Chemicals That Never Degrade Increase Blood Pressure Risk in Women
,” said study lead author Ning Ding, Ph.D., M.P.H., a post-doctoral fellow in the department of epidemiology at the University of Michigan School of Public Health in Ann Arbor, Michigan.
Previously published data from the National Health and Nutrition Examination Survey (NHANES) demonstrates how common PFAS exposure is, as nearly all Americans have detectable concentrations of at least one PFAS in their blood.
Even at low levels in the blood, research has shown that PFAS can have detrimental health effects. Some PFAS have been linked to cardiovascular risk, including endothelial dysfunction (impaired blood vessel function), oxidative stress, and elevated cholesterol.
However, no previous studies have evaluated whether PFAS levels affect blood pressure control among middle-aged women.
Forever Chemicals Might Be Bad For Women’s Heart Health
This new study is the first to examine the association between ‘forever chemicals’ and hypertension in middle-aged women. Exposure may be an underappreciated risk factor for women’s cardiovascular disease risk.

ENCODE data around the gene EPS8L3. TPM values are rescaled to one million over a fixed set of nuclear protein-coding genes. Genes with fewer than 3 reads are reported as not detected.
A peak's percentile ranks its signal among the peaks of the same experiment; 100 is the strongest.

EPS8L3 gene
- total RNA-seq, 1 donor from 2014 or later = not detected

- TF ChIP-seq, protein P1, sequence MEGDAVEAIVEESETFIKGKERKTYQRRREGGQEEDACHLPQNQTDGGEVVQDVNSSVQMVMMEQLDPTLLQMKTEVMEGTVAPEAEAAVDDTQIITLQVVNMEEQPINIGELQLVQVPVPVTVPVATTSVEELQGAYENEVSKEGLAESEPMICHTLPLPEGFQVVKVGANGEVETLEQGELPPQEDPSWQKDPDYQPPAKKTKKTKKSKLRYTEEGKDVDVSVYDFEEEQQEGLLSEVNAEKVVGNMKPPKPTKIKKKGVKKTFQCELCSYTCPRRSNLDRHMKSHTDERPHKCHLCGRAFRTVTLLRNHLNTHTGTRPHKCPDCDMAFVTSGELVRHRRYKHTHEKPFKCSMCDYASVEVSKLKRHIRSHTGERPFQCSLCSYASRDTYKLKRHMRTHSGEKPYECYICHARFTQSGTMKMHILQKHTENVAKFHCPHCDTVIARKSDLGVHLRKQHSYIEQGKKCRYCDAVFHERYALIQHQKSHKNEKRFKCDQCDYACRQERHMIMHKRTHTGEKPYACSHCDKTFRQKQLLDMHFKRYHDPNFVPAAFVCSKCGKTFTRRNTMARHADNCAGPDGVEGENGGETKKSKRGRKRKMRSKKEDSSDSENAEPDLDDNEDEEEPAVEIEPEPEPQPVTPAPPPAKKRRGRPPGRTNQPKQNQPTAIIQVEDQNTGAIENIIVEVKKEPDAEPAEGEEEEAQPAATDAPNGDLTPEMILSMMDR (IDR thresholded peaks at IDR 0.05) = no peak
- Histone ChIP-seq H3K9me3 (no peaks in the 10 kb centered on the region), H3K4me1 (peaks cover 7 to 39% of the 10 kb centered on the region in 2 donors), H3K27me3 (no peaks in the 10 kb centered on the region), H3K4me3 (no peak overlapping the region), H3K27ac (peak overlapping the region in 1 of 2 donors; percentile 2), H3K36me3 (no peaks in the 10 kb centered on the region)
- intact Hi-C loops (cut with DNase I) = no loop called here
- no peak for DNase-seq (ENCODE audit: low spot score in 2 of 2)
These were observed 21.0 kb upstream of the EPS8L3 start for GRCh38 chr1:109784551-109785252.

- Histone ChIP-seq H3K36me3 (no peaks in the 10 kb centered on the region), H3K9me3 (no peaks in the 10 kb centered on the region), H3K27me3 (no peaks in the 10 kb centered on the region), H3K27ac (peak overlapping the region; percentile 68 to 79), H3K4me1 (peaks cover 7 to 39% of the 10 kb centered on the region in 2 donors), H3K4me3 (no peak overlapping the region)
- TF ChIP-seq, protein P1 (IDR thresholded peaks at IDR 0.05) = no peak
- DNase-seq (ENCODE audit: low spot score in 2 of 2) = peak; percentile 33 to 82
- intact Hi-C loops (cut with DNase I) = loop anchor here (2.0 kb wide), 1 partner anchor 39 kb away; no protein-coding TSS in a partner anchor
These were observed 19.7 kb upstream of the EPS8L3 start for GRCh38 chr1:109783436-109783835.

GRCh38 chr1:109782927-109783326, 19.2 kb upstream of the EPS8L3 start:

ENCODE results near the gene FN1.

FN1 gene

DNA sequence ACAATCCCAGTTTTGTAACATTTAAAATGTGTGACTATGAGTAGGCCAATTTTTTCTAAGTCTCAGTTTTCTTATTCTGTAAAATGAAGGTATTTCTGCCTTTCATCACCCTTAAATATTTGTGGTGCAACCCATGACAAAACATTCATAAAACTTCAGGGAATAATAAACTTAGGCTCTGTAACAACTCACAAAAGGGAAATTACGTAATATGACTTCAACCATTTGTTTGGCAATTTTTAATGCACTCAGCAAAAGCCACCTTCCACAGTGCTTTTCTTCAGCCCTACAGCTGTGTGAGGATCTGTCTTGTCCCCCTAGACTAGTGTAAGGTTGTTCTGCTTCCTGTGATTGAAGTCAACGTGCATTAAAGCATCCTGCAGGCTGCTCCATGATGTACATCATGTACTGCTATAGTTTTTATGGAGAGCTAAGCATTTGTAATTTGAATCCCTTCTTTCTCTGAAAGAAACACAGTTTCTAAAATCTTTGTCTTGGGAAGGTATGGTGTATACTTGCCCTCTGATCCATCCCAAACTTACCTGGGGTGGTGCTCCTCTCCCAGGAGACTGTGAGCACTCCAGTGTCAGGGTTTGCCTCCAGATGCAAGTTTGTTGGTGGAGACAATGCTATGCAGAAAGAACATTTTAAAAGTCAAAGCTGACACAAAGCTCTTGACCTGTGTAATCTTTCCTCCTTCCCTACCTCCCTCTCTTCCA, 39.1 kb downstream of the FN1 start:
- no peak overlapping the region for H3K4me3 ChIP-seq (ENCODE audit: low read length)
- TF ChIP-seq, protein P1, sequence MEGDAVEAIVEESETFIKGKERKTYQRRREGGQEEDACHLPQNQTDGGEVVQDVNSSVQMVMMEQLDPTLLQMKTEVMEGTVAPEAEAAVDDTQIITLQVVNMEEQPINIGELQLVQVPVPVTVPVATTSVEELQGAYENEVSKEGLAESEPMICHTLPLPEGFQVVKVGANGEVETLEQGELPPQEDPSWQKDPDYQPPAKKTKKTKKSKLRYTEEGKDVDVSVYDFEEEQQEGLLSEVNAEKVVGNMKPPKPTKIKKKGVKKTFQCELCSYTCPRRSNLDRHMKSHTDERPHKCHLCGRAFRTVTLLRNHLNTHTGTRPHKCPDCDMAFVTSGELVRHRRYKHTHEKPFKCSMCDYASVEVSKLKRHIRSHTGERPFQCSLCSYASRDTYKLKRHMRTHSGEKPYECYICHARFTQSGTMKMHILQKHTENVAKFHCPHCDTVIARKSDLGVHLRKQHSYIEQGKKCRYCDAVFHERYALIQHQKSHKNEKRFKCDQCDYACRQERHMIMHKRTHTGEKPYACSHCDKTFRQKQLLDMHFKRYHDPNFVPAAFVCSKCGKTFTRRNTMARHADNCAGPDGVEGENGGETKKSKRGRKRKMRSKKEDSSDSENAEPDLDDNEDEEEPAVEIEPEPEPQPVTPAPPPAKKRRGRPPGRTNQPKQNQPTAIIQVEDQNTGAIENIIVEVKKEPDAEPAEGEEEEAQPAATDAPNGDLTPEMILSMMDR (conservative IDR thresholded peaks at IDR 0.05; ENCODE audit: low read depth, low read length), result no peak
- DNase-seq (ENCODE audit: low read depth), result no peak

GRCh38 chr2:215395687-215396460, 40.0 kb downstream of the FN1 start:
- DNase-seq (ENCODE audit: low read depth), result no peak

Using data from the Study of Women’s Health Across the Nation-Multi-Pollutant Study (SWAN-MPS), a prospective study of women from diverse racial and ethnic backgrounds in midlife, researchers examined blood concentrations of specific PFAS and the risk of high blood pressure.
Data included more than 1,000 women, 45-56-years old who had normal blood pressure when they enrolled in the study. Blood concentrations of PFAS were measured at the start of the study. They found that 470 women developed high blood pressure.
Women in the highest one-third concentrations of perfluorooctane sulfonic acid (PFOS), perfluorooctanoic acid (PFOA), and 2-(N-ethyl-perfluorooctane sulfonamido) acetic acid (EtFOSAA, a PFOS precursor) had 42%, 47% and 42% higher risks, respectively, of developing high blood pressure.
It is important to note that we examined individual PFAS as well as several PFAS together, and we found that the combined exposure to multiple PFAS had a stronger effect on blood pressure.
Some states are beginning to ban the use of PFAS in food packaging and cosmetic and personal care products. These findings make it clear that strategies to limit the widespread use of PFAS in products need to be developed. Switching to alternative options may help reduce the incidence of high blood pressure risk in midlife women.
The study was limited in that it only included middle-aged women, so the findings may not translate to men or younger or older women. More research is needed to confirm these associations and to address ways to reduce PFAS exposure.